This is Happiness: Comic and nostalgic sweep of rural Irish life

Review: Niall Williams’s novel delivers us back into a world with fewer problems than modern age

Niall Williams: lifts local life into significance through the value he places on the everyday

Niall Williams: lifts local life into significance through the value he places on the everyday

Niall Williams’s coming-of-age novel, This is Happiness, is leisurely, nostalgic, and sweeping in its attention to oral culture, folk stories and local tradition. The narrator, Noel “Noe” Crowe, is 78, and tells the story from across a great gulf of time. Aged 17, he has arrived from Dublin to the small town of Faha, out west, where the rain has been constant for as long as anybody can remember, and the people are eccentric, existing in a world outside of the regulated time of modernity.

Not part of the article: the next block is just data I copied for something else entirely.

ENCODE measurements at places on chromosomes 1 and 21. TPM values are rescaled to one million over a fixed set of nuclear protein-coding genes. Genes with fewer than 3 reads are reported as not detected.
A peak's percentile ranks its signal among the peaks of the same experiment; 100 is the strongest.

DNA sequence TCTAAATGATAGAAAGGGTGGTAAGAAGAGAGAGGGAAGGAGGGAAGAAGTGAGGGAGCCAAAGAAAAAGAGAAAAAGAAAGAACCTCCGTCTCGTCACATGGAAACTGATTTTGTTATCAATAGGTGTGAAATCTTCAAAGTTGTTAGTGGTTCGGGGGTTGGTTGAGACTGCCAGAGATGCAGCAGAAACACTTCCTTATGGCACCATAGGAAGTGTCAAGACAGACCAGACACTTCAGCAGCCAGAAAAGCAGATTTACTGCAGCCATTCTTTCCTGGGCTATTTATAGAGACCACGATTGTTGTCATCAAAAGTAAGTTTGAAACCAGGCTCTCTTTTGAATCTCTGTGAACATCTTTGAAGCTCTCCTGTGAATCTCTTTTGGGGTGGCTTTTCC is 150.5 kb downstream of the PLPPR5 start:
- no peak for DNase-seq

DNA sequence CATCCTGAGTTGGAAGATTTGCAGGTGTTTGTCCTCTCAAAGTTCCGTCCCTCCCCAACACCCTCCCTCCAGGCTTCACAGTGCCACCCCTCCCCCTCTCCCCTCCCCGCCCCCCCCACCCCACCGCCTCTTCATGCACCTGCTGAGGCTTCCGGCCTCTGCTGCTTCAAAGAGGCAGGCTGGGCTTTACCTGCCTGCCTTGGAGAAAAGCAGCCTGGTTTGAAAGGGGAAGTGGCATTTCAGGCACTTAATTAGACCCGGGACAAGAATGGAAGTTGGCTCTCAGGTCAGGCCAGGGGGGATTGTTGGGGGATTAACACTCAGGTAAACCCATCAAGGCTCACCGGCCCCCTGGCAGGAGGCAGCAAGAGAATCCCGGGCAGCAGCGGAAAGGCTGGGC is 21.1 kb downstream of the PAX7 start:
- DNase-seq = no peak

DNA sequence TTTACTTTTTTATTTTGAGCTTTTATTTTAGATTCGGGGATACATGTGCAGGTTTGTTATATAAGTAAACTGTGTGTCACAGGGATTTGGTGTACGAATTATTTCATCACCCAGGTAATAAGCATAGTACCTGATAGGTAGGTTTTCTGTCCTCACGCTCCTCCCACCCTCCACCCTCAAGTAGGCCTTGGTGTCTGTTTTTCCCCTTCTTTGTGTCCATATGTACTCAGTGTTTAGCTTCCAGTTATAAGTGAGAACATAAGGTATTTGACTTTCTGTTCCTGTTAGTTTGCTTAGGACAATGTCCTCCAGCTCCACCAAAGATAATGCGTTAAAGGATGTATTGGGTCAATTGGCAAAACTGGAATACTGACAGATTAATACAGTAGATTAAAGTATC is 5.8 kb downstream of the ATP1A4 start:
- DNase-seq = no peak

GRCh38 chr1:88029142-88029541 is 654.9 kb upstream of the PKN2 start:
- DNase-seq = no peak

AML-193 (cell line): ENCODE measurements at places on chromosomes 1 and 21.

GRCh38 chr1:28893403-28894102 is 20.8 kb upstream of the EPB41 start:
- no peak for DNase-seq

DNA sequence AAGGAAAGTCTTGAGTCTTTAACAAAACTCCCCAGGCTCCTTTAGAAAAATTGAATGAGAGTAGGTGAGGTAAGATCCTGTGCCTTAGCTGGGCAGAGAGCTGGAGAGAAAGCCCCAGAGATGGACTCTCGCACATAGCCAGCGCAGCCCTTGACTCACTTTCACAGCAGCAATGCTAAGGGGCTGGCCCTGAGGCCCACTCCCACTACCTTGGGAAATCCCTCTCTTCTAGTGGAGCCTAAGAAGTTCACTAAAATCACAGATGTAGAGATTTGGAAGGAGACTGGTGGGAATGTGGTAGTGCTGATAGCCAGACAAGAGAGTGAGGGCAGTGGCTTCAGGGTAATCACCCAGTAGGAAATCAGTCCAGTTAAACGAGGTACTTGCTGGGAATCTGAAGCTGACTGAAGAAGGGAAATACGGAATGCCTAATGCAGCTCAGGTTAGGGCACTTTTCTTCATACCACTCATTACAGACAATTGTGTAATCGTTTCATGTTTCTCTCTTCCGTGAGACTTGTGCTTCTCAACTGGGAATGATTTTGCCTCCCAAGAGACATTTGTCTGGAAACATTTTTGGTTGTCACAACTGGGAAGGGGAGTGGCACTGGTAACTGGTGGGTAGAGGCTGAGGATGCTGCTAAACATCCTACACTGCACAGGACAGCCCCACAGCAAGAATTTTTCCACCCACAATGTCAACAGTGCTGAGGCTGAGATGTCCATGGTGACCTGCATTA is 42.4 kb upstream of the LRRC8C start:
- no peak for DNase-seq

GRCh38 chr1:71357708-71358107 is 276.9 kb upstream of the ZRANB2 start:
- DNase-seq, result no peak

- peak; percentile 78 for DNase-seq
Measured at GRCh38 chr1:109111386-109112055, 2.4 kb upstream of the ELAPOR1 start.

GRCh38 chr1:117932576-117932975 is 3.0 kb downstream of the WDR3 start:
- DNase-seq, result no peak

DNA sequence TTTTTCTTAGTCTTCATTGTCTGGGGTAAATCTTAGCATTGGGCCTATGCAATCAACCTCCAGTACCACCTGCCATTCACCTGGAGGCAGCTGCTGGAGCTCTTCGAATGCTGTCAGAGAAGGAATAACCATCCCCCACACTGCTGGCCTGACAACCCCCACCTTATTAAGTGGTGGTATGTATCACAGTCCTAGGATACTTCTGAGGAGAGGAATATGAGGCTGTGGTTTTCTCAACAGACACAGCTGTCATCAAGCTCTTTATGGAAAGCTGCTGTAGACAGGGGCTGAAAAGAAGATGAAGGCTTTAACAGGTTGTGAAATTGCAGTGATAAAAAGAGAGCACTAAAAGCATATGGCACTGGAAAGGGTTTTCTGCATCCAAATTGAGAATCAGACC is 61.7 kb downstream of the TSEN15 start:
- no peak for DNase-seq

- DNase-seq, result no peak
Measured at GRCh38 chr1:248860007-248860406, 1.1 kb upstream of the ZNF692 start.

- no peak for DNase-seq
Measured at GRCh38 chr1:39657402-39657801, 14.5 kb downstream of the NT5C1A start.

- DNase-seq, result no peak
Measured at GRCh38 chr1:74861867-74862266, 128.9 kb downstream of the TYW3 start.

In Faha, where he is staying with his grandparents, Doady and Ganga, he meets an older man, Christy McMahon, a kindly and somewhat troubled figure whose history is spun into the narrative, breaking through into Noe’s life, and showing him how to live. Many will catch the echo in the novel’s Christy McMahon with JM Synge’s Christy Mahon, the hero of The Playboy of the Western World, but the characters and their worlds are very different. The degenerate, half-savage world of Synge’s play is replaced in This is Happiness (as the title would suggest) with a much rosier vision of the west. Whereas Synge’s Christy Mahon enters the stage with an unsavoury history, and plays it up, finally enacting an atrocity and receiving a brutal backlash, Williams’s Christy McMahon enters with a difficult past and tries, over the course of the novel, to atone.

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